Greece's immigrants in limbo
Within minutes of us starting to film through the wire a young man in a red football shirt detached himself from a group and shouted out to us. Clinging to the wire fence he said he was from Somalia but looked as if he had come from West Africa. He demands to know why he is being locked up. "Why?" he pleads with me. In a refugee centre in town someone has written on a wall: "They don't let us come. They don't let us stay. They don't let us go."
A few claim asylum but that is no longer a popular option. It can tie up a migrant for months. In Greece only 0.1% of asylum seekers are successful compared to 76% in Finland.
The common story is that after a month or so they are transferred to a detention centre elsewhere in Greece. They are eventually freed and told they must leave the country within a month. The vast majority head west to other European destinations.
The UK remains the favourite country. In London they can find their own community which will provide them with work often in the underground economy. It is an abiding belief that the British will eventually allow them to stay. There is another factor that drives them west: Money. Those from Afghanistan are often in the hands of powerful and dangerous traffickers. Some in the camp here in Samos say that it costs the equivalent of £16,000 to get from Afghanistan to Britain.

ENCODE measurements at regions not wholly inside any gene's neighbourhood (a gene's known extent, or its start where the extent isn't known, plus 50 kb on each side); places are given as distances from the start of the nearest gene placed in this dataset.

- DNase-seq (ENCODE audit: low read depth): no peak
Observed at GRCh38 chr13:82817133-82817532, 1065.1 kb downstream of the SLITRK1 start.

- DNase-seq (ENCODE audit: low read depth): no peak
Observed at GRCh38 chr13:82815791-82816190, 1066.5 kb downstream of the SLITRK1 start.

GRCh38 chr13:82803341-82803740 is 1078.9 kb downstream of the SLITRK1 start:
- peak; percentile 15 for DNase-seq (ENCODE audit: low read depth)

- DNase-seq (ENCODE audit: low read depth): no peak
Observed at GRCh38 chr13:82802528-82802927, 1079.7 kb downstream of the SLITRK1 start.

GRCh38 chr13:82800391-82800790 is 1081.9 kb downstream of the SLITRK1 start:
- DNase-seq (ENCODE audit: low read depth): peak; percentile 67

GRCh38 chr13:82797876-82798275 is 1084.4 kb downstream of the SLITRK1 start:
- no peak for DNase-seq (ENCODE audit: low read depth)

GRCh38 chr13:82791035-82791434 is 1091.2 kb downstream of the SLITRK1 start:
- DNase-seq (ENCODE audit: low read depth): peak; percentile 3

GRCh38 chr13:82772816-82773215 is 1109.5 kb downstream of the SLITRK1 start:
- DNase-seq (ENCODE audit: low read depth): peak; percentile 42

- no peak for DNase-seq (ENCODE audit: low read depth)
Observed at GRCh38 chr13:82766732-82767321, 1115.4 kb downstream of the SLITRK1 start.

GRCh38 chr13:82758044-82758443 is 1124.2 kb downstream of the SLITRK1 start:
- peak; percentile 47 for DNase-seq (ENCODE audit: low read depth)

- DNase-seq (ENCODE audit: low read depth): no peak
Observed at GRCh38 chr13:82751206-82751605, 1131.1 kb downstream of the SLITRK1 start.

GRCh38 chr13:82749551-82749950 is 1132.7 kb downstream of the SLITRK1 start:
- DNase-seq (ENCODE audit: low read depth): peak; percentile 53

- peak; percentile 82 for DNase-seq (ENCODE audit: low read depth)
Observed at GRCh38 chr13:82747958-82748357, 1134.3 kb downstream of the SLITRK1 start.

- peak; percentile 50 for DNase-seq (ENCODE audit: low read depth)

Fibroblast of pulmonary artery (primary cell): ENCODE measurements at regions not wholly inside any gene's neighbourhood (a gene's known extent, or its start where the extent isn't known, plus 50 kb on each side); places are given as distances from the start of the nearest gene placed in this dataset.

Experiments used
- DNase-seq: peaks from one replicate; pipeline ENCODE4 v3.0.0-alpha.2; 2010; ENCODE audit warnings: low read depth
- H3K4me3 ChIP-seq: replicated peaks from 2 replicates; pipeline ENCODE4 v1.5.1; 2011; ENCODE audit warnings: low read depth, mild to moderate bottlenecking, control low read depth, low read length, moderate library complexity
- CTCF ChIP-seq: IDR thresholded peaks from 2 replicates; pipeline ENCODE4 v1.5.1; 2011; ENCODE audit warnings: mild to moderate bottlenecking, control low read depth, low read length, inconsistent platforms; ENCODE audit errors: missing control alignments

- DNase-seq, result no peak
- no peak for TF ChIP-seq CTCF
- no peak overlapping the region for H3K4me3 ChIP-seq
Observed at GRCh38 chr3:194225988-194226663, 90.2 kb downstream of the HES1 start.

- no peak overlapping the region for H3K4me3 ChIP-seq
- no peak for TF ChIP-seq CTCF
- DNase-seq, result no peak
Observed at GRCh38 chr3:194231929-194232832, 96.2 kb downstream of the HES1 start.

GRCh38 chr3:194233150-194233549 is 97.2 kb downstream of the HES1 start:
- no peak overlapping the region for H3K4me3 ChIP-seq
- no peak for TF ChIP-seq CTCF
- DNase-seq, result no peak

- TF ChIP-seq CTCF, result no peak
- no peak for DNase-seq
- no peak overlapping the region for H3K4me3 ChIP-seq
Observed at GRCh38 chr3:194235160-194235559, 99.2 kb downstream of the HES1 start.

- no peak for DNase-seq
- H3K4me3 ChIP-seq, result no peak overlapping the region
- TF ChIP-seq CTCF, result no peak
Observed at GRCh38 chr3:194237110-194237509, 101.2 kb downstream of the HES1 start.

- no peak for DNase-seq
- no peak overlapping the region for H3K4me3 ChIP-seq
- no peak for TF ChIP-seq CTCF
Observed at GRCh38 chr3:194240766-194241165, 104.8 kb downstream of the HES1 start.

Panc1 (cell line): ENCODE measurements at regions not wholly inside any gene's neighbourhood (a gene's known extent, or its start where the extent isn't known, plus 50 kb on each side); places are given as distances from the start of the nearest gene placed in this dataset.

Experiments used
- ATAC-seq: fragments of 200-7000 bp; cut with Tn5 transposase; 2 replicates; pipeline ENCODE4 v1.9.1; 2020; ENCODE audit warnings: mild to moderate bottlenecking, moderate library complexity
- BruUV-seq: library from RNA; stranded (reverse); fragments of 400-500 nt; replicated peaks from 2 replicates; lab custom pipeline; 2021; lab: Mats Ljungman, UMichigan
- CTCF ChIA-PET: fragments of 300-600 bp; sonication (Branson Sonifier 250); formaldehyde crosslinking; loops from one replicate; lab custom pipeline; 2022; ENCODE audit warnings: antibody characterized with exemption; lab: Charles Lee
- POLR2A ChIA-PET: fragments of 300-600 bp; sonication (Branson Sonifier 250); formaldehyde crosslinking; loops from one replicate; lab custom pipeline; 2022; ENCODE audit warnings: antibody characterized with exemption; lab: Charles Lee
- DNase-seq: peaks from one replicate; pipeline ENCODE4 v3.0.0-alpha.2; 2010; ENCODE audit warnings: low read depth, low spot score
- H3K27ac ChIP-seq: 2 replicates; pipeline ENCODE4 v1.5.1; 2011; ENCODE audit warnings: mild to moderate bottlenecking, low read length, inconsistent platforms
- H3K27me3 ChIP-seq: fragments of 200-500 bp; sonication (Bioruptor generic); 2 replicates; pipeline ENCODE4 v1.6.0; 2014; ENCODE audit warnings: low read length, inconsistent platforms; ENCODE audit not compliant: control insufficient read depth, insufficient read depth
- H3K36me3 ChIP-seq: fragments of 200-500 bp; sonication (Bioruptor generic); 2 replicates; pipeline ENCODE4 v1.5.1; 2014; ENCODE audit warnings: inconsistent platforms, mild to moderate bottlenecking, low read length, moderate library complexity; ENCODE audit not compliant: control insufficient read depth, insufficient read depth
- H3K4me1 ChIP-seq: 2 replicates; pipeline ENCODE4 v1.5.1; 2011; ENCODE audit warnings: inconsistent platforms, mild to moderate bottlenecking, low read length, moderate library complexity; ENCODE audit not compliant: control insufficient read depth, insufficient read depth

Often their families back home have sold houses to pay the people smugglers. Some will have to pay the networks from whatever they earn in London or other European cities. Without work they and their families are at risk from the traffickers. They owe a debt and will not be deterred by officials or laws. One lawyer looked at this camp and said there could be £4m of business right there.
The Greeks know that they are, in effect, just passing on the problem but, in their view, they are overwhelmed. They want the rest of Europe to start taking a share of those who arrive on Greek shores. That is unlikely to happen soon. It is difficult for any country to take a quota of immigrants determined by others. In any event some fear that a quota system would only encourage others to head to Europe.
Immigration is a major issue for the European Union. The current plan is called the Stockholm programme and the aim is to have it approved by the end of the year. The
intention is to beef up border patrols by giving more money to Frontex, the relatively new body that operates planes and ships.